Part one: Protecting others
If you own a house, you’re already doing better than many other people in the housing market. In fact, more people rent than own nowadays, but it isn’t because the thought of a mortgage is scary; this trend is especially prominent in young people who are coping with the burden of student loans and debt. While many might be working to improve their credit, others simply don’t have the ability to get a sizable loan from the bank for a mortgage. When rent costs increase, it’s not uncommon for families to fall on hard times.
Here’s where your basement remodel can help. When a family begins to struggle, they often need to downsize their living space to survive. The thought of a basement apartment once struck fear or distaste in the hearts of renters, but this option has become an increasingly valued piece of real estate. Many basement remodels lean toward luxury and even feature fireplaces, wet bars, and full bathrooms.
Your basement remodeling project can give them that place to stay.
For families who need to get back on their feet during a recession, a basement in-law suite or remodeled family room can help them thrive. Better yet, it can ensure that your family has a steady source of income during an otherwise unprosperous time. This recession-proof idea is a great way to protect your family and the livelihood of your renters.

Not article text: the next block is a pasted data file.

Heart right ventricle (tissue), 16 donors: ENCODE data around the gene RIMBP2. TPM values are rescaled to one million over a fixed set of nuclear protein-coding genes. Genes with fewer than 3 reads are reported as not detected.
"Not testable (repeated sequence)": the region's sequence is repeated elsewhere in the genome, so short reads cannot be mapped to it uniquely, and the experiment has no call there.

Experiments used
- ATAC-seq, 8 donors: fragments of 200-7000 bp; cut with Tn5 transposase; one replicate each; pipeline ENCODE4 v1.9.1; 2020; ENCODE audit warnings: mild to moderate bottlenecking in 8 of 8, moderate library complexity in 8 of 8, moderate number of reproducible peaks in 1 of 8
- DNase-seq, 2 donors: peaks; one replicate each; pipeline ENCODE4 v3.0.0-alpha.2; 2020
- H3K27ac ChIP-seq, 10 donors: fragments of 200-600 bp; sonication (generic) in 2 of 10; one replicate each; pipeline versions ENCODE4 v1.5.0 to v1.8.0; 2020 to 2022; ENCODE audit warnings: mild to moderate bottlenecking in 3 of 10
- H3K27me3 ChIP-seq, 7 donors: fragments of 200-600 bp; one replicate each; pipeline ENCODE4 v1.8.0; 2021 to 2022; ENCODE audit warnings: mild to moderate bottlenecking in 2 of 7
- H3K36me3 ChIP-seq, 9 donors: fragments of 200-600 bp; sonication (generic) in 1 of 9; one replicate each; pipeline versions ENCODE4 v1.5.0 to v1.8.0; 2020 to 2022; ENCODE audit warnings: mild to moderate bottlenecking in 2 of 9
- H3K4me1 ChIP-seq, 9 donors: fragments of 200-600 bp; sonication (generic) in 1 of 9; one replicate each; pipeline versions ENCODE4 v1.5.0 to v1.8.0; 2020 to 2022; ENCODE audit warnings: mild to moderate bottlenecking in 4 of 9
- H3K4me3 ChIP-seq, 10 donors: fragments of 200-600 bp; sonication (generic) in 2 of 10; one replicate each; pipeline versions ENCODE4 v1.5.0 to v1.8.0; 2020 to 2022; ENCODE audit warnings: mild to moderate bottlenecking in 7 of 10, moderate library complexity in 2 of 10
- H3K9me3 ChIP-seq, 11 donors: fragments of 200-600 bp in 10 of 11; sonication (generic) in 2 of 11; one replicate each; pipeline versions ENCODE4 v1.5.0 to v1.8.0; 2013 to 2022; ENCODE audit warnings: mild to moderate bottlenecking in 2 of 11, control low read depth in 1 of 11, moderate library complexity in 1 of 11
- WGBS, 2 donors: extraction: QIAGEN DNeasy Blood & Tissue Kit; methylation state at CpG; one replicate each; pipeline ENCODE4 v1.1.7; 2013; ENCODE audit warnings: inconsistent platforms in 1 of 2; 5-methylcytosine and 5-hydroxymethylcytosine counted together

Renting out a remodeled basement typically costs less for the landlords and renters alike since these spaces are easy to heat and cool, especially if you choose to install a fireplace.
Additionally, many basements are easily equipped with a separate entrance to ensure the privacy of both parties involved. You can rent on a month-by-month basis to help encourage the family to get back on their feet — some renters who opt for a year-long lease or more might feel trapped by their landlord in times of financial struggle. By renting your space and accommodating their needs, you’re proving that you want to see the renting family’s situation improve. If you rent to a family you know, this also comes with a few added social benefits. Get ready for many warm days sitting by the fireplace with your friends and rest easy knowing that your remodel has helped them.
5Getting your basement ready right now is the best way to cover your assets before the next big recession hits. In fact, the current cost of a basement renovation only averages $55 per square foot. While we all hope that it’s many years away, a full basement remodel can give you the peace of mind you need. Whether you’re looking to spruce up a finished basement with a fireplace or you want to transform your entire basement, you can rely on Elkstone to help you and your renters.
Did you know that finishing your basement can give you a 77.6% return on your investment?
Whether you want new basement family rooms, extra space to rent out, or just an added bedroom for guests, basement remodeling is an ideal way to get more value out of the space you already have. The following are the top seven steps you should take to transform your basement into a livable space.
1. Measure Your Basement
You’ll want to know just how much space you’re working with. Most importantly, though, you’ll need to know the height of your basement before you follow through with any more of your building plans. Most building codes and regulations require that a basement be at least seven feet tall to be fit for basement remodeling and finishing.